The National Park Service’s 2014 workshop on archaeological prospection techniques entitled Current Archaeological Prospection Advances for Non-Destructive Investigations in the 21st Century will be held May 19-23, 2014, at Aztalan State Park in Jefferson County, Wisconsin.  Lodging and lectures will be at the Comfort Suites in Johnson Creek, Wisconsin.  The field exercises will take place at Aztalan State Park.  Aztalan State Park is a National Historic Landmark and contains one of Wisconsin's most important archaeological sites.  It showcases an ancient Middle-Mississippian village that thrived between A.D. 1000 and 1300.  The people who settled Aztalan built large, flat-topped pyramidal mounds and a stockade around their village.  Portions of the stockade and two mounds have been reconstructed in the park.  Co-sponsors for the workshop include the National Park Service’s Midwest Archeological Center, the Aztalan State Park, and the Wisconsin Department of Natural Resources.  This will be the twenty-fourth year of the workshop dedicated to the use of geophysical, aerial photography, and other remote sensing methods as they apply to the identification, evaluation, conservation, and protection of archaeological resources across this Nation.  The workshop will present lectures on the theory of operation, methodology, processing, and interpretation with on-hands use of the equipment in the field.  There is a registration charge of $475.00. 

Application forms are available on the Midwest Archeological Center’s web page at  For further information, please contact Steven L. DeVore, Archeologist, National Park Service, Midwest Archeological Center, Federal Building, Room 474, 100 Centennial Mall North, Lincoln, Nebraska 68508-3873: tel: (402) 437-5392, ext. 141; fax: (402) 437-5098; email: <>.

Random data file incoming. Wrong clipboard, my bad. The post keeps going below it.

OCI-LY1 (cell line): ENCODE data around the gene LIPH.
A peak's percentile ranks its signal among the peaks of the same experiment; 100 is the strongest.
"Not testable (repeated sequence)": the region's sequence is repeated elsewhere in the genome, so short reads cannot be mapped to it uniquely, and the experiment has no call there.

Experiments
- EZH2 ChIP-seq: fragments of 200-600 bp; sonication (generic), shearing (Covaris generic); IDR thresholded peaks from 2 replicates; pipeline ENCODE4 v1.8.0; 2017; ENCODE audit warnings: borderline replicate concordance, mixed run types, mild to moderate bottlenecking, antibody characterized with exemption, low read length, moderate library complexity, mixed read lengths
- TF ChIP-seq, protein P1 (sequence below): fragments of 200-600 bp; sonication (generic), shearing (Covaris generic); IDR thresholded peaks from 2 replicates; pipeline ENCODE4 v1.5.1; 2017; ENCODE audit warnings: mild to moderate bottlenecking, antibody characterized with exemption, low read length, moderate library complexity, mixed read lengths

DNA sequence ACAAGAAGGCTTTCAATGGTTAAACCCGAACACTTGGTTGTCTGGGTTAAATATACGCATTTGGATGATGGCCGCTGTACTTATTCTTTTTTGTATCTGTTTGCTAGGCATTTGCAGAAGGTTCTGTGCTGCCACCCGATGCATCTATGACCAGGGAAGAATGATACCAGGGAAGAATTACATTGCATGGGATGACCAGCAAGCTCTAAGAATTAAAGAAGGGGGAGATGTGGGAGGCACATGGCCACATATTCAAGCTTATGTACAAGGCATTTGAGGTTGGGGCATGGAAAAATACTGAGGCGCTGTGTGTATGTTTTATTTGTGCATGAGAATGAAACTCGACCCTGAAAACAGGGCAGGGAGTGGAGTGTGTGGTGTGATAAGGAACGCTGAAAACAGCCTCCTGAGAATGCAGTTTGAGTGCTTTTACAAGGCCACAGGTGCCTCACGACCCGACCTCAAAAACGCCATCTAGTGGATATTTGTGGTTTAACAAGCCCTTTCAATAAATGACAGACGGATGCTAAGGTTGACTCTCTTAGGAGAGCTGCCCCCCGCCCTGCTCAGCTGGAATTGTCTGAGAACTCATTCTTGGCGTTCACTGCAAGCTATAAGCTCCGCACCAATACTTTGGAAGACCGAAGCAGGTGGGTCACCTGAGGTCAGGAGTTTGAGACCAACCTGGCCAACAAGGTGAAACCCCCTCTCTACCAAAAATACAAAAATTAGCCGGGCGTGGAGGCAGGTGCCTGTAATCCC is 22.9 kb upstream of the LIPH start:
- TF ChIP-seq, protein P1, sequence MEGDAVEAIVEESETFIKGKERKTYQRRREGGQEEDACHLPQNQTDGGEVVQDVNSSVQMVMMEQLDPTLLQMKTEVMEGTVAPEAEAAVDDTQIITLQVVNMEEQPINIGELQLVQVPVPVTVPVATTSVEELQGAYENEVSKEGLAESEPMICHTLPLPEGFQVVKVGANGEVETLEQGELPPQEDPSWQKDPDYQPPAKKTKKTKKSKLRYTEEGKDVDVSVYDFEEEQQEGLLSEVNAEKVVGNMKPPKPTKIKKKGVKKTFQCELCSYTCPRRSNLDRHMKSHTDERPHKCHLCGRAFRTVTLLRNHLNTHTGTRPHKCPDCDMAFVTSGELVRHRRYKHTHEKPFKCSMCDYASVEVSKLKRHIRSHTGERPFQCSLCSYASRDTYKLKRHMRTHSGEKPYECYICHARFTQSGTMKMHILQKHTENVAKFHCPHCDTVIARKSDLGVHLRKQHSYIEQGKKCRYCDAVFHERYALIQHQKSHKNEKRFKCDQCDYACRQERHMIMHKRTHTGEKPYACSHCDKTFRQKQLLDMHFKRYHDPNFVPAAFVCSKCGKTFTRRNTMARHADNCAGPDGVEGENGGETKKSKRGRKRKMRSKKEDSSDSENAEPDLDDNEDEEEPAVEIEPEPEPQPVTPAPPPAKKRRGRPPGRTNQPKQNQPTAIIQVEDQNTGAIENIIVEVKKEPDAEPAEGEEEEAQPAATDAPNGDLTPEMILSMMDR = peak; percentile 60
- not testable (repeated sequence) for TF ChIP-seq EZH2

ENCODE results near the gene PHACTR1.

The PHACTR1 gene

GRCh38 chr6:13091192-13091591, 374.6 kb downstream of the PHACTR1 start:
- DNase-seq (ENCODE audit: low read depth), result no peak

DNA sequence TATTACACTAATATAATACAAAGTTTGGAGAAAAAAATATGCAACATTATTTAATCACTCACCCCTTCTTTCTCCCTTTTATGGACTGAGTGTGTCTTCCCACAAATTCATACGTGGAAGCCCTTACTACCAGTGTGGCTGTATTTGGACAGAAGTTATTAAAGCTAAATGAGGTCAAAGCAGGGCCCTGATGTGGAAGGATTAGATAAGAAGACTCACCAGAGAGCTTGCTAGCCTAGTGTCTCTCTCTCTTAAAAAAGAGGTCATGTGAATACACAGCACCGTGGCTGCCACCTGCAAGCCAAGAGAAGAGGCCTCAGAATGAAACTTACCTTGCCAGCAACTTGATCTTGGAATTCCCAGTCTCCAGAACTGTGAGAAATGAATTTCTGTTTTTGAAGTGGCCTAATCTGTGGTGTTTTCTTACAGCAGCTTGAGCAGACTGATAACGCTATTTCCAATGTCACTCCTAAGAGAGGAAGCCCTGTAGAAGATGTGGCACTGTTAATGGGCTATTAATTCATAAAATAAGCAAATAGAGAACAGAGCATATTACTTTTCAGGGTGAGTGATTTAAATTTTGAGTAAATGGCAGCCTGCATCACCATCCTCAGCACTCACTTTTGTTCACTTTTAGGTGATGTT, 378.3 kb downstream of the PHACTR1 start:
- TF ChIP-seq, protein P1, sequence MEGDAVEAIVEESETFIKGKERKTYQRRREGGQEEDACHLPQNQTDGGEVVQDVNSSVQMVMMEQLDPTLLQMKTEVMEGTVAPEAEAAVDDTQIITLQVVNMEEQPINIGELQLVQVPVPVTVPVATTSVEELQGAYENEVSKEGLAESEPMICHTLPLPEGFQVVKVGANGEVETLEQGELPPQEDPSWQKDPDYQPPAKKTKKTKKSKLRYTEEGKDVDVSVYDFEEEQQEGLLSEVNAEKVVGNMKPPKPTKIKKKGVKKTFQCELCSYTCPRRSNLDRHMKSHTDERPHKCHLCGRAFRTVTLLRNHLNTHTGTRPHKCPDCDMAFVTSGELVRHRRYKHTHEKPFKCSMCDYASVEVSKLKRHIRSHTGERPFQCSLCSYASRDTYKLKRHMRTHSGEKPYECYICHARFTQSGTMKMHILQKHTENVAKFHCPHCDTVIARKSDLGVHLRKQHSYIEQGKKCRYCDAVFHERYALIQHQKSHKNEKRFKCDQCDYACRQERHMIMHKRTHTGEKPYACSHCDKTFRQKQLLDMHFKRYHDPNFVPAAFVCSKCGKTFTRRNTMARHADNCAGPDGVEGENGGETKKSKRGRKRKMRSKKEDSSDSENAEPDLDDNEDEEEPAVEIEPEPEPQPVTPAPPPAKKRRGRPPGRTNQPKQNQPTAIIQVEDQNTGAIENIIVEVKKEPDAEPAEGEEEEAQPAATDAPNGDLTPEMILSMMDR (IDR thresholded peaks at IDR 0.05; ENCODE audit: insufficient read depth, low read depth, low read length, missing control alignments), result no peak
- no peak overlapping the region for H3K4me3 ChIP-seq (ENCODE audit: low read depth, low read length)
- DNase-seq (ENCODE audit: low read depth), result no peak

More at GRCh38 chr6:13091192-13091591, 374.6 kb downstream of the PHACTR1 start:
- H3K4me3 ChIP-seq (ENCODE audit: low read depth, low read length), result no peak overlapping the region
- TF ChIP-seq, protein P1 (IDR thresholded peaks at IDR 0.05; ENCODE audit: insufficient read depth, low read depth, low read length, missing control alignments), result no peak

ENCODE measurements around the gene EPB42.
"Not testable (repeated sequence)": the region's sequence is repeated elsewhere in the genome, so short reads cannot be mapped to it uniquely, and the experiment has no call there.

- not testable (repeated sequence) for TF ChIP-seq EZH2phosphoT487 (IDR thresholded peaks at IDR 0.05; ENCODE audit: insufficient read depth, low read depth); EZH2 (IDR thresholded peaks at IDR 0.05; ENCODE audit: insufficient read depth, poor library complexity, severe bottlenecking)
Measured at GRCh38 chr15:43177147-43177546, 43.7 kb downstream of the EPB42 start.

Friday, September 27, 2013

Position Announcement: Director, Yale Center for the Study of Ancient Pyro-Technology

Full time position: Associate Research Scientist

Yale’s Council on Archaeological Studies is hiring a research scientist to conduct field and laboratory research on how the mastery of metals, ceramics, glass, and fire itself became a critical stimulus to the emergence of complexity around the world. The Council has identified a critical need for an enhanced laboratory competence and field training in Pyro-Technology as an integrated science.  The hire will be responsible for supporting faculty in the laboratory training of our undergraduates and graduate students and for the functioning of seven integrated Yale University Archaeological Laboratories (YUALs). We seek an individual with competence in a broad spectrum of analytical instruments (esp., SEM, EMPA, XRD/XRF and petrographic/metallographic microscopy) with a demonstrated research and publication record concerning transformations of a wide range of materials and soils under low or high temperature. The hire will be expected to create the Yale Center for the Study of Ancient Pyro-Technology.

Requires a Masters or Ph.D. degree in Anthropological Archaeology or in Archaeological Science and at least three years of related work in a research facility.  A degree in Geology and/or Geophysics, or in Materials Science, or in Chemistry/Chemical Engineering would be a plus.  Expected to collaborate with Council faculty on writing research proposals.  Please contact Professor Richard Burger, Chair of the Council on Archaeological Studies at